In view of the rapidly rising gas costs, relief for consumers provided by the reduction in VAT is probably only a drop in the ocean, especially as it will be counteracted to some extent by the two new levies effective from October 1st.

The gas price cap, which the government has agreed on in principle, is therefore the only measure likely to bring tangible relief for households and also companies.

Details of how this will be implemented are not yet available, although proposals are to be presented soon. Much will depend on how high the state-subsidised “base consumption” of gas for households is set.

READ ALSO: Germany to spend €200 billion to cap soaring energy costs

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ENERGY

Norway and Germany seek Nato-led cooperation for key undersea structures

Germany and Norway want to start a NATO-led alliance to protect critical underwater infrastructure, their leaders said on Wednesday, weeks after explosions hit two key gas pipelines in the fallout from the war in Ukraine.

Norway and Germany seek Nato-led cooperation for key undersea structures

 “We are in the process of asking the NATO Secretary General to set up a coordination office for the protection of underwater infrastructure,” German Chancellor Olaf Scholz told a press conference in Berlin.

“We take the protection of our critical infrastructure very seriously and nobody should believe that attacks will remain without consequences,” he said.

Norwegian Prime Minister Jonas Gahr Store said the alliance would be “an informal initiative to exchange between civilian and also military actors” with NATO providing “a centre, a coordination point”.

Underwater cables and pipelines were “arteries of the modern economy” and it was necessary to create “a coordinated joint effort to ensure security for this infrastructure”, he said.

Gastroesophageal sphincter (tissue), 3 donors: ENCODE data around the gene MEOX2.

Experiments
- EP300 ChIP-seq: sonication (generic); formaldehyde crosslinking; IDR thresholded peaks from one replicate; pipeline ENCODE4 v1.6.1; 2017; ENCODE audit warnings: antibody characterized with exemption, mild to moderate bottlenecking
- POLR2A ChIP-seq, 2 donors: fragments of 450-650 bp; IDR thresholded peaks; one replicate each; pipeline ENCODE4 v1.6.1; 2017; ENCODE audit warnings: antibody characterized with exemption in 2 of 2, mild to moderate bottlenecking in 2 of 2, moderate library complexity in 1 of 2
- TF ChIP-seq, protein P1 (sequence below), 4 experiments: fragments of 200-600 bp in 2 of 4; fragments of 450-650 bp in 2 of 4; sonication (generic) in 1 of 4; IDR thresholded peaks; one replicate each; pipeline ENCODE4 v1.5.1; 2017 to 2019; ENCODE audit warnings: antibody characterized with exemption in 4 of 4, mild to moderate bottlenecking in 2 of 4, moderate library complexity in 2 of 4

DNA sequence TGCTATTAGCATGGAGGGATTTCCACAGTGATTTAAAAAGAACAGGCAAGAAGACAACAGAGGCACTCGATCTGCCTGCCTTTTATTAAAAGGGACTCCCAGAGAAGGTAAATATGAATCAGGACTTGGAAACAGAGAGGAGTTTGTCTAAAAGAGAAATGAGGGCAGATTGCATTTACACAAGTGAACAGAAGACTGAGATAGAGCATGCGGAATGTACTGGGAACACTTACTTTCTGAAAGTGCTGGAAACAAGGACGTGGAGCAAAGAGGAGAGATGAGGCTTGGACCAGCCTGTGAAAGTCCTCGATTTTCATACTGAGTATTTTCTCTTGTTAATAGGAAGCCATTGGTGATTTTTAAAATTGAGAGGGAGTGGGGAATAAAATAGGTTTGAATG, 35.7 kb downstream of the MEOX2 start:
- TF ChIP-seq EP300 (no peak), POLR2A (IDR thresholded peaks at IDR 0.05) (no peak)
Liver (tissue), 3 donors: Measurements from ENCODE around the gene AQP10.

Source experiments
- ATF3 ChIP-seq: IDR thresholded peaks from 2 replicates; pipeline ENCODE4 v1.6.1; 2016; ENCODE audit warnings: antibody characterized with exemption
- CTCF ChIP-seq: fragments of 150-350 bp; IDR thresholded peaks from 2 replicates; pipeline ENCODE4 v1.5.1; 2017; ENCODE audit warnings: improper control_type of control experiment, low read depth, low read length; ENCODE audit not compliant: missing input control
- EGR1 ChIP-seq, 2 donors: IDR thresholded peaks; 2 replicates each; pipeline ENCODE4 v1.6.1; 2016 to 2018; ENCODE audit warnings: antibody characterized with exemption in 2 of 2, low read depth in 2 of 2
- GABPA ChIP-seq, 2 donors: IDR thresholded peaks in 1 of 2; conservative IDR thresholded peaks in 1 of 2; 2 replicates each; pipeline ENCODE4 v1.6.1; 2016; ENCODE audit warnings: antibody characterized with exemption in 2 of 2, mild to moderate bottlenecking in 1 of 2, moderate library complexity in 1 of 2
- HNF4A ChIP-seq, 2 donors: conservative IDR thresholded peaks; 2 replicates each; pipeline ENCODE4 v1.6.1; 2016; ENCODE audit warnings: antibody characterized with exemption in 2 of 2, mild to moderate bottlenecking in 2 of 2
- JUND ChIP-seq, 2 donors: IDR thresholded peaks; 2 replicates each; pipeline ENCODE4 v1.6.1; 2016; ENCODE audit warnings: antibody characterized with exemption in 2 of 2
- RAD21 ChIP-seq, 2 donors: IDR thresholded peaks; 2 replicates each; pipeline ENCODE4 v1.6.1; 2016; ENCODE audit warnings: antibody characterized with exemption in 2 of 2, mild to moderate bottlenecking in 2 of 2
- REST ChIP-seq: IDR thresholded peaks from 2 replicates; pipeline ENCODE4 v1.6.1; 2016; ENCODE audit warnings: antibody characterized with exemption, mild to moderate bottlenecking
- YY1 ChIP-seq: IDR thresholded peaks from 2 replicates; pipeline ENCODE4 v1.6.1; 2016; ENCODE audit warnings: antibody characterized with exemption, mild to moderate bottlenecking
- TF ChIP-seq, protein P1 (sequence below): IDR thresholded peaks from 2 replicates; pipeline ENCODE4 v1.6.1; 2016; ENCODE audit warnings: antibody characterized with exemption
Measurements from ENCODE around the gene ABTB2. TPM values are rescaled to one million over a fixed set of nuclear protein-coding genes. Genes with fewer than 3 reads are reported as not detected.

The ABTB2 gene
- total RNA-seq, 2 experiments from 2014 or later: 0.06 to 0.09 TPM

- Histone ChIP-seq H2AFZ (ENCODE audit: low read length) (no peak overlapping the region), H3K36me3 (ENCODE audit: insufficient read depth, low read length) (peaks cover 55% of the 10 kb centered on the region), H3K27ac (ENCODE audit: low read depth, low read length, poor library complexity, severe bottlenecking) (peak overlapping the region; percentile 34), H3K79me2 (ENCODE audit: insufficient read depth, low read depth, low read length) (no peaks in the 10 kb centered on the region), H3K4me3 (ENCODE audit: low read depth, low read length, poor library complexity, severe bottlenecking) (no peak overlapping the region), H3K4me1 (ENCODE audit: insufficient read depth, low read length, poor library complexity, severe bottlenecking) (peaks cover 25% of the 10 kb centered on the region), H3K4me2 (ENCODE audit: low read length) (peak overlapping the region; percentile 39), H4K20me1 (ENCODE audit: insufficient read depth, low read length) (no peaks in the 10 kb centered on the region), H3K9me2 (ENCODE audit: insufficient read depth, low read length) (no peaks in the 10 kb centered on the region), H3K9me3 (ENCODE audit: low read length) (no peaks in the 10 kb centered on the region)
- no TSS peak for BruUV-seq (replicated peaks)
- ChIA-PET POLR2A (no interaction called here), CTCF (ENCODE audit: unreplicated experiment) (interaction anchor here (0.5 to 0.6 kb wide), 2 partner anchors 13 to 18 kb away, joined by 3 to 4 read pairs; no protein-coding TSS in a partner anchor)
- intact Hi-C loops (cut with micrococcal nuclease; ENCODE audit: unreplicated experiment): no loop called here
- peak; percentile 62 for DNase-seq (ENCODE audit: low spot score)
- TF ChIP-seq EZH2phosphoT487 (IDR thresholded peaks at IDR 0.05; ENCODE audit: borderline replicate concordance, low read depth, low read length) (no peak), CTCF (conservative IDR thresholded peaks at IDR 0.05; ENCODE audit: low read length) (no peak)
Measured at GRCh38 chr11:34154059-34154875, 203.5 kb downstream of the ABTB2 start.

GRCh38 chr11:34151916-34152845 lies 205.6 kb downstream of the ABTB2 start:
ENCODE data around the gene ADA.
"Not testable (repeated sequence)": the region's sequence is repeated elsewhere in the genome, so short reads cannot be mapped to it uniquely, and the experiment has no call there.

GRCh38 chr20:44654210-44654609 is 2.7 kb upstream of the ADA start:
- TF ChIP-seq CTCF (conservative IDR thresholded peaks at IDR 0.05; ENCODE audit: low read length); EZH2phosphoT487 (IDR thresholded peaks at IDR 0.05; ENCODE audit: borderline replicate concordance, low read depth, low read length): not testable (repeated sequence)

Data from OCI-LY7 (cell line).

Scholz said he and Store would propose the plan to NATO Secretary General Jens Stoltenberg, who is due in Berlin for a security conference. The Nord Stream 1 and 2 gas pipelines off the Danish island of Bornholm were targeted by two huge explosions at the end of September.

The pipelines, which connect Russia to Germany, had been at the centre of geopolitical tensions as Moscow cut gas supplies to Europe in suspected
retaliation to Western sanctions over the invasion of Ukraine.

Although they were not in operation when the leaks occurred, they both still contained gas which spewed up through the water and into the atmosphere.

Russia and Western countries, particularly the United States, have traded bitter barbs over who is responsible for the blasts.

Several European countries have since taken steps to increase security around critical infrastructure. 

The G7 interior ministers warned earlier this month at a meeting in Germany that the Nord Stream explosions had highlighted “the need to better protect our critical infrastructure”.

Norway has become Europe’s main gas supplier in the wake of the war in Ukraine, taking the place of Russia.

The Scandinavian country has a vast network of pipelines, stretching for almost 9,000 kilometres, linking it to the continent, which experts have said are at risk of sabotage.